Wednesday, December 15, 2010

First Tempo

My mettle to train for Boston has been tested early! I have been on business travel in a very unfamiliar city this week.  The only place I've found to run is a 2.7 mile concrete path.  So, if you run out and back on it several times, you can get your scheduled mileage!

Yesterday, I ran 10 miles with 3 miles at 6:29 overall pace.  Yep, all 10 of them were on that concrete path that goes by the dump and the jail and the airport and the middle school. In fairness, it also goes by two nice parks, too.

Today, I needed to run 12 miles.  I tried running on the roads around here, but apparently there is no leash law.  after getting chased twice by dogs in the pitch dark black of pre-dawn, I decided that the trail was my safest option.  I only did 10 miles because I ran out of time and I couldn't bring myself to running out that silly path again.

The upside is that the weather has been gorgeous!  50 degrees this morning!

Sunday, December 12, 2010

Boston Training... Day 1

My training schedule for Boston started this morning.  It was a 9.7 mile recovery run.  I met with the usual Athens 10 mile crew.  One in the group was struggling a little with a sore Achilles, so I stayed back with him at an easier pace.  We also cut the run a little short to avoid a hill on a recovery run.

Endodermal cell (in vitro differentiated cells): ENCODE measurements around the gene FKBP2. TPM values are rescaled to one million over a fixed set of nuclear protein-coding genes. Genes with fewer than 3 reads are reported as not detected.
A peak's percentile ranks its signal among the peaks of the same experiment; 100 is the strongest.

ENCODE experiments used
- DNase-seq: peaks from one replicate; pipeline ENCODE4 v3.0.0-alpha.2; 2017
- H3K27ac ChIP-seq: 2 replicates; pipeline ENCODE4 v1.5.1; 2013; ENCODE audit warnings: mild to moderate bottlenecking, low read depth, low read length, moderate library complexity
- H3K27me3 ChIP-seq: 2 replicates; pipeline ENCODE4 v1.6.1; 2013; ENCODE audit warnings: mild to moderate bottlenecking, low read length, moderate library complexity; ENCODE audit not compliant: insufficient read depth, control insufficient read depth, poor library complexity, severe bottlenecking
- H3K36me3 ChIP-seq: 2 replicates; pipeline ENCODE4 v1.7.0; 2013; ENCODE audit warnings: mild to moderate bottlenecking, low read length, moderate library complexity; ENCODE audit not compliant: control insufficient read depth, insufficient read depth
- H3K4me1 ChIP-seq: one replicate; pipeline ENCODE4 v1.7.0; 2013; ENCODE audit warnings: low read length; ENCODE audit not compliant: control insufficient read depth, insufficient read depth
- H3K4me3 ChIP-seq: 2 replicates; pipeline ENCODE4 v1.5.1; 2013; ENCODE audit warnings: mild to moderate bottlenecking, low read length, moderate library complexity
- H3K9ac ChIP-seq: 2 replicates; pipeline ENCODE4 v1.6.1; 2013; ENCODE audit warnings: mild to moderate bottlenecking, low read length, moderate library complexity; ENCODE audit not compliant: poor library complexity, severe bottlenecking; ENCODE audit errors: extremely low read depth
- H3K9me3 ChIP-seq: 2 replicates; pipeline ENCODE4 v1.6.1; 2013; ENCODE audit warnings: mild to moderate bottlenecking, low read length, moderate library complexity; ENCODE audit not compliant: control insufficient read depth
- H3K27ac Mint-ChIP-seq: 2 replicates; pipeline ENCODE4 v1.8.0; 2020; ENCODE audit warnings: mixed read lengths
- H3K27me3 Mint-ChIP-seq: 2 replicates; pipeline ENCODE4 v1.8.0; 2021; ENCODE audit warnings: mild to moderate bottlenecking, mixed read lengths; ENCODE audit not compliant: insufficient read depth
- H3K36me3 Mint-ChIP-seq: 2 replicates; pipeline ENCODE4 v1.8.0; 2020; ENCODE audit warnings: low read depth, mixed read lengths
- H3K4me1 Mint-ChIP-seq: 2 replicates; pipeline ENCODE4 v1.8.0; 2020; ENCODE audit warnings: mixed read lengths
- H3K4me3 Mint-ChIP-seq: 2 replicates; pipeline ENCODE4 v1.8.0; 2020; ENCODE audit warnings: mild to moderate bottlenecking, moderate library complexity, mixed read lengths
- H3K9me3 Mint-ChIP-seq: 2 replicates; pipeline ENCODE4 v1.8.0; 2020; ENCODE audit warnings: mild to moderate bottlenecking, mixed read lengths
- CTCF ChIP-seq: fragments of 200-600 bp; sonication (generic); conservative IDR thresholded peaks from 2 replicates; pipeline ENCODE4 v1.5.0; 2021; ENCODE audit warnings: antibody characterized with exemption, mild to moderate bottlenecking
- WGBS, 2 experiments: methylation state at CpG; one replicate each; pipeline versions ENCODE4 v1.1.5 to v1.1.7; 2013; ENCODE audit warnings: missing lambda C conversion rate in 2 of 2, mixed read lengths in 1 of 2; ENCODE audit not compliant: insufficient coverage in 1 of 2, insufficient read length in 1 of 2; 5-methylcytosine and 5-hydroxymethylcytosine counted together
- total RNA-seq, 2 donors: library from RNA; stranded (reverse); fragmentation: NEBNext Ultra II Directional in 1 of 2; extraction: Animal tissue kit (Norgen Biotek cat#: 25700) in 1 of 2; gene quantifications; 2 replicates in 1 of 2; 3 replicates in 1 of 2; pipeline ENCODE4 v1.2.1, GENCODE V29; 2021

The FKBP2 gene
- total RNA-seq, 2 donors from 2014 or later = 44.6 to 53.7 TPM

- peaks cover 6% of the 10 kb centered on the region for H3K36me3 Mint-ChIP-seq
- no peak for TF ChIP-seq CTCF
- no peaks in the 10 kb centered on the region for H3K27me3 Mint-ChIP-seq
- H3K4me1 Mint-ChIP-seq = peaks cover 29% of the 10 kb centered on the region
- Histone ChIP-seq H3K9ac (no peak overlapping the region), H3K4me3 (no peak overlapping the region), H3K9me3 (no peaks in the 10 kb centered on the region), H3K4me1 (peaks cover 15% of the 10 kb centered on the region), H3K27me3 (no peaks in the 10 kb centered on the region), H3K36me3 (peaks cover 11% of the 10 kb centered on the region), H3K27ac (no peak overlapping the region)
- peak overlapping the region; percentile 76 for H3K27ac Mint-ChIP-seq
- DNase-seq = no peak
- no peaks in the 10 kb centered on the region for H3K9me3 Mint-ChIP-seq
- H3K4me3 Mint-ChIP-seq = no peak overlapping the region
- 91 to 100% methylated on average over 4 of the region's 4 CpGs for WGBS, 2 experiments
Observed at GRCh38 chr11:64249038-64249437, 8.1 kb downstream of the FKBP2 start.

It was cold and WINDY!  I guess that is a sign of things to come this winter.  I have to get in 3:00 shape.  I have a tempo run and a med-long run scheduled this week.  It will be a challenge to get them in while I'm traveling, but I'll do whatever it takes to get the miles and quality done.

Everything counts.  Miles. Quality. Diet. Recovery. Strides. Core work. Hills. Stretching. Drills. Rest. 3:00. 3:00. 3:00.

Saturday, December 11, 2010

Rocket City Marathon 2010 - 3:45 Pacer

I was more nervous for this than I was for any race I remember, even my first one.

There will be people counting on me! What if I have an injury?  What if I mess up the pace? What if go out too fast?  What if I get behind?  What if nobody shows up to run in my pace group? What if I get a jerk in my group? What if I'm just boring?  What if, what if, what if.

Well, it was an absolute blast!  Running a marathon without hurting is fun!  I thoroughly enjoyed the company of the entire group. I really wish we had stayed together the whole time, but I know that was not realistic.

As I made my way to the starting area, people began to crowd around me.  I had a group of maybe 25 or 30! I couldn't believe it! I tried my best to chat it up with all of them and get their names.  I only remembered a few names, and I simply didn't have time to get everyone's name before the anthem.  Most of them needed a 3:50 to BQ and were planning to hang with me as long as they could.